KOKOMO, Ind. (AP) — An Indiana doctor is warning patients to be careful when purchasing cannabidiol following the recent state law that authorized the widespread sale of the cannabis-derived oil.
Dr. Gary Gettelfinger, who practices out of IU Health Pain Center in Bloomington, has provided the supplement to more than 500 patients since it first became legal in Indiana to treat children with epilepsy, the Kokomo Tribune reported . CBD is believed to have therapeutic benefits and help with anxiety, insomnia, depression and epileptic seizures.
Some versions of cannabidiol, commonly referred to as CBD, can be toxic and cause a user to fail a drug test, Gettelfinger said.
"There are a hundred companies out there selling this stuff, and there are a lot of scammers among those companies," he said.
Gettelfinger recommends users buy products that are organic and certified by the U.S. Department of Agriculture. He said to check the product's absorption to ensure that it isn't too oily.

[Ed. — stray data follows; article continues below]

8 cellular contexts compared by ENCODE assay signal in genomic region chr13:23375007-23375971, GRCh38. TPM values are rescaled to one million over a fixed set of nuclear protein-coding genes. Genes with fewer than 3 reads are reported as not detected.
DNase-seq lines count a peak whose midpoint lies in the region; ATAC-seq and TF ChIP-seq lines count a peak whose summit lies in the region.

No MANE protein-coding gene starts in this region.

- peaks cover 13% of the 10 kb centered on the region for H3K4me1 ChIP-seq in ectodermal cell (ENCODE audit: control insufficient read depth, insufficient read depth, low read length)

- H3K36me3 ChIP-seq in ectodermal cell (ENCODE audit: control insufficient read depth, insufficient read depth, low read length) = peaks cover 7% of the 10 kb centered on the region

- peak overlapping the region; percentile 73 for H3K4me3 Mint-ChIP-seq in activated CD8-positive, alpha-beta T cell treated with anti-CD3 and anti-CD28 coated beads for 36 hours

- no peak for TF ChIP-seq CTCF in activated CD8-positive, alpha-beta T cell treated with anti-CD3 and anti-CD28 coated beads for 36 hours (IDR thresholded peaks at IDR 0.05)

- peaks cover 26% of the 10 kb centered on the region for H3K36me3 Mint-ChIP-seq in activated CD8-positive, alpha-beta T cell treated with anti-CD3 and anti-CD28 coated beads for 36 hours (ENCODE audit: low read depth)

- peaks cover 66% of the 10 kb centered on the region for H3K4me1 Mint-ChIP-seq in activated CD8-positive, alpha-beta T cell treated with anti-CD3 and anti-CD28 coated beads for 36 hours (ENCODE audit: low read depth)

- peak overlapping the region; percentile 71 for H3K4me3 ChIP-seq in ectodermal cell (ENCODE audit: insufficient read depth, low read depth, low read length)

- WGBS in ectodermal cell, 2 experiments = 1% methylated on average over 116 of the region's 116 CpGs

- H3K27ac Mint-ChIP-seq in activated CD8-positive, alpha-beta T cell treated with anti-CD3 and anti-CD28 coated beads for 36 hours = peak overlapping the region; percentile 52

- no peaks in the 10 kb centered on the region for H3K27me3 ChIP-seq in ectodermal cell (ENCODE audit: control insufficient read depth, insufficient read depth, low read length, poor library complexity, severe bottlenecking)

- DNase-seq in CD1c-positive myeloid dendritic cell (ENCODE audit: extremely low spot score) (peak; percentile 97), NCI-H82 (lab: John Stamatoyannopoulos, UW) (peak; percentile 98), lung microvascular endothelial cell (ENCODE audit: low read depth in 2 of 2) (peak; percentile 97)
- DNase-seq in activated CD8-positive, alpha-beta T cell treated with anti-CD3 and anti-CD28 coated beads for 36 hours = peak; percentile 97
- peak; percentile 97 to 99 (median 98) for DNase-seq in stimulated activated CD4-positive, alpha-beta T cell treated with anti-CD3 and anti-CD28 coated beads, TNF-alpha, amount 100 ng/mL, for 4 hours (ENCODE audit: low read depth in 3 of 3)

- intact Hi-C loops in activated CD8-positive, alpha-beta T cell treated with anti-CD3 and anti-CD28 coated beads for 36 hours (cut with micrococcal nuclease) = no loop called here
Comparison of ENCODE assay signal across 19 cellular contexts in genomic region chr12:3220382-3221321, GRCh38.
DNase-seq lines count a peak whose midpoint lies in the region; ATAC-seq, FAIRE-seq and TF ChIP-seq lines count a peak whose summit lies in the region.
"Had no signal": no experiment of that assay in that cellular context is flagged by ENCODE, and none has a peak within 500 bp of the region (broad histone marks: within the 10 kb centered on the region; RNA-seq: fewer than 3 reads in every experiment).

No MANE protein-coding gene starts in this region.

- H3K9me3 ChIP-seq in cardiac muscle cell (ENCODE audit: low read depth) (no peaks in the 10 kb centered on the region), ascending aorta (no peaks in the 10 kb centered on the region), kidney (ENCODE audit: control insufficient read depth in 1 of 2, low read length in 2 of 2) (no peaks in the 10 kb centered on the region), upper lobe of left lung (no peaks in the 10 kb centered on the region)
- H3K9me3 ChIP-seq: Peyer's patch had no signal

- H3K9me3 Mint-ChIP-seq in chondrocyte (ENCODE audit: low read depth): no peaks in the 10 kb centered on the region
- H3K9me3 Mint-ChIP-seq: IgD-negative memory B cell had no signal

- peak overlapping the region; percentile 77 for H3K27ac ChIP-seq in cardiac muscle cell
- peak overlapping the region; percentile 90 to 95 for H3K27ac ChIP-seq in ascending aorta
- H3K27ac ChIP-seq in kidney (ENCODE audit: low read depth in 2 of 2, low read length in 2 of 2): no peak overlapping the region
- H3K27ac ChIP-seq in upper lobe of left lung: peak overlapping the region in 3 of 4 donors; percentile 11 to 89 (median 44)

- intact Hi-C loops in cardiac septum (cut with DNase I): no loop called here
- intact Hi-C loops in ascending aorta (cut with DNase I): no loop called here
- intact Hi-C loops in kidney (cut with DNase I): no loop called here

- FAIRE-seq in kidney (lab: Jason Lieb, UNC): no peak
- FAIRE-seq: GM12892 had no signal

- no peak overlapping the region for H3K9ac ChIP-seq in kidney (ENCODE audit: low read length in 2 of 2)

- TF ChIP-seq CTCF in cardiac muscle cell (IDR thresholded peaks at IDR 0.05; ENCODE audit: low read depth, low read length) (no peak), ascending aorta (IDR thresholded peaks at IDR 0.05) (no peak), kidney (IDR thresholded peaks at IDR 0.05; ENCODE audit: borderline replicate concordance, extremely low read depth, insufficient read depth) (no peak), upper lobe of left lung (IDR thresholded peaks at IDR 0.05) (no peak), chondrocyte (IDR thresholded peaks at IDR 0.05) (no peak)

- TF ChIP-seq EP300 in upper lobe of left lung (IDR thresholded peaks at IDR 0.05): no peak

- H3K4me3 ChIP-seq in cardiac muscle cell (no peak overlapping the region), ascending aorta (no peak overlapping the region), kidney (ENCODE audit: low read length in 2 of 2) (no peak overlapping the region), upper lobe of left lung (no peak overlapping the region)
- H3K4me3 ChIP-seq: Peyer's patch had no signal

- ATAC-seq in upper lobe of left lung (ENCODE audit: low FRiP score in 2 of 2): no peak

Gettelfinger said buyers also should check the levels of THC, which is the psychoactive compound found in cannabis plants. Indiana law prohibits CBD oil sold in the state containing more than 0.3 percent of THC.
A report issued by the World Health Organization earlier this year found that there aren't any adverse health outcomes to CBD. However, the U.S. Food and Drug Administration hasn't approved using CBD for treating any condition.
Gettelfinger said he's seen the products bring health benefits to his patients.
"You just have to try it to see if it's going to work for you," Gettelfinger said. "If you can afford it, and you get a good product ... it's worth giving it a try."
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